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Old June 02, 2009, 07:00 AM
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brute brute is offline
Join Date: May 2009
Location: en el norte de Inglaterra
Posts: 526
Native Language: British English
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Originally Posted by Fazor View Post
I had started to type a response earlier, but didn't post it because I was lacking in some information.

But anyway, I agree. It seems that adjectives that describe similar features can be interchanged, but that there's still an underlying order to them. I never learned an order, so I don't know if it's a set grammatical rule, or just an artifact of how we're use to saying it. I do know an English grammar expert though, so I'll ask her.

It seems to me that the order is

[Opinion adjectives*] -> [Physical Features: Age, size, ect.] -> [Color] -> [Personal distinctions: Race, Nationality, religion, etc.].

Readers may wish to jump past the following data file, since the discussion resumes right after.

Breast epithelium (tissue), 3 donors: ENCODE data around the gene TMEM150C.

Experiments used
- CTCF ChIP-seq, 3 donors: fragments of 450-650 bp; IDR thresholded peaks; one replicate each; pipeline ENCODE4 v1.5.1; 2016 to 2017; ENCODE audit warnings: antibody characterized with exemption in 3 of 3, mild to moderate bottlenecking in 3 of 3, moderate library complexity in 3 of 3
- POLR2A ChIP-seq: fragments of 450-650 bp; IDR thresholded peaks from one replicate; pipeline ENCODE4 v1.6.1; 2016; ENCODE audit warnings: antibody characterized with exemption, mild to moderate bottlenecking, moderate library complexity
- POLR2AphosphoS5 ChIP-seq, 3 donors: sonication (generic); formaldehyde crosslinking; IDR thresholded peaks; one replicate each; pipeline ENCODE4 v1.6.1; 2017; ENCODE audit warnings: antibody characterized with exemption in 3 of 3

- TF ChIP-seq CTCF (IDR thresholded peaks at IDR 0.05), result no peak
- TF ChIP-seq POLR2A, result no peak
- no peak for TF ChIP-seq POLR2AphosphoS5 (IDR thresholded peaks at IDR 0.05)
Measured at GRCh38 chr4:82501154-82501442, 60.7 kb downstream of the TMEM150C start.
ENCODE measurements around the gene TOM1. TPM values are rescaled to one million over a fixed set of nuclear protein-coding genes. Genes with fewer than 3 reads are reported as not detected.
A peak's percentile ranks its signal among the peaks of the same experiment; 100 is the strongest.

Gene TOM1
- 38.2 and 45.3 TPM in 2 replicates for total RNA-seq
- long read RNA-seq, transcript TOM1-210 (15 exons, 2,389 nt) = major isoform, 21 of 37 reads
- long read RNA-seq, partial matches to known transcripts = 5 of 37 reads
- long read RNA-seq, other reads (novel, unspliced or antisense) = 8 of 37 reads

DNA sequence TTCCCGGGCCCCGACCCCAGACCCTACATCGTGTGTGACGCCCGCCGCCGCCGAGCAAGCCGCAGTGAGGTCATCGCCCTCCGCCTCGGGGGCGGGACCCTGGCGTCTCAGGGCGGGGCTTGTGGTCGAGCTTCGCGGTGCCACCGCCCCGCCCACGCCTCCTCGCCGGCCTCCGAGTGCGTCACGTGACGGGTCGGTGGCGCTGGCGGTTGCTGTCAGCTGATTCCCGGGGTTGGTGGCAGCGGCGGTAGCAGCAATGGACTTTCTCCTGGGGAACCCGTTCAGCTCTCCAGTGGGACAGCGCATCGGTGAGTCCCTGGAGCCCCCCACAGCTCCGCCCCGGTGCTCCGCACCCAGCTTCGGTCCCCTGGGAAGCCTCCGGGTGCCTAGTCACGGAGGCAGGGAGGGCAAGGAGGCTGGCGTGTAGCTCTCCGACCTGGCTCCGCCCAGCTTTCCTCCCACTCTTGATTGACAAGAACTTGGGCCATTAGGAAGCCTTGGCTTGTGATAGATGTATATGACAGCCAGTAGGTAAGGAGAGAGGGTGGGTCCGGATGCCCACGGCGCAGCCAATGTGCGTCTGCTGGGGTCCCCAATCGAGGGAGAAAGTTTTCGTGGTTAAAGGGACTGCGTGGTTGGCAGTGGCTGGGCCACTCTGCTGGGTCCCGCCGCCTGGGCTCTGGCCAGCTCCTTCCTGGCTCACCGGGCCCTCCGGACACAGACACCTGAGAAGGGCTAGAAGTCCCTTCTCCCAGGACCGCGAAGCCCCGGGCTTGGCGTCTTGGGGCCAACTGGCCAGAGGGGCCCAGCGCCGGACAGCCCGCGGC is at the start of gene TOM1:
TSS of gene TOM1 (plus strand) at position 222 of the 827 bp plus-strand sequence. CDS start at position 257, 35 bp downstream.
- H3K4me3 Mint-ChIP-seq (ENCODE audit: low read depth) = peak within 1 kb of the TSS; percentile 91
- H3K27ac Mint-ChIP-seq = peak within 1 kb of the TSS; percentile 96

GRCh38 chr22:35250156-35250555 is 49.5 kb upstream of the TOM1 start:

But that leaves large gaps that maybe someone, or ourselves as a collective effort, can fill in.

Oh, and I astrix'ed the "opinion adjectives" because playing with them, you seem to be able to move them anywhere you want and it works, but some places sound better than others.
This raises another question: What is the purpose of "rules" of grammar.

Are they designed to fossilise the way a language is used?
Are they simply an attempt to classify the way a language is used?

The former inhibits the evolution of a language, the latter encourages it.

The Academie Française has always done its best to keep French as it was in the time of Molière. They now seem to be losing the battle to prevent the invasion of English.

However, the English and Spanish languages seem not to be "ruled" by their so called "rules" and have been allowed to diverge into many interesting varietions. The rules are used to describe the language and not to prescribe it.

Perhaps the francophones are scared that their language will be diluted out of existence by contamination with other more dominant languages.
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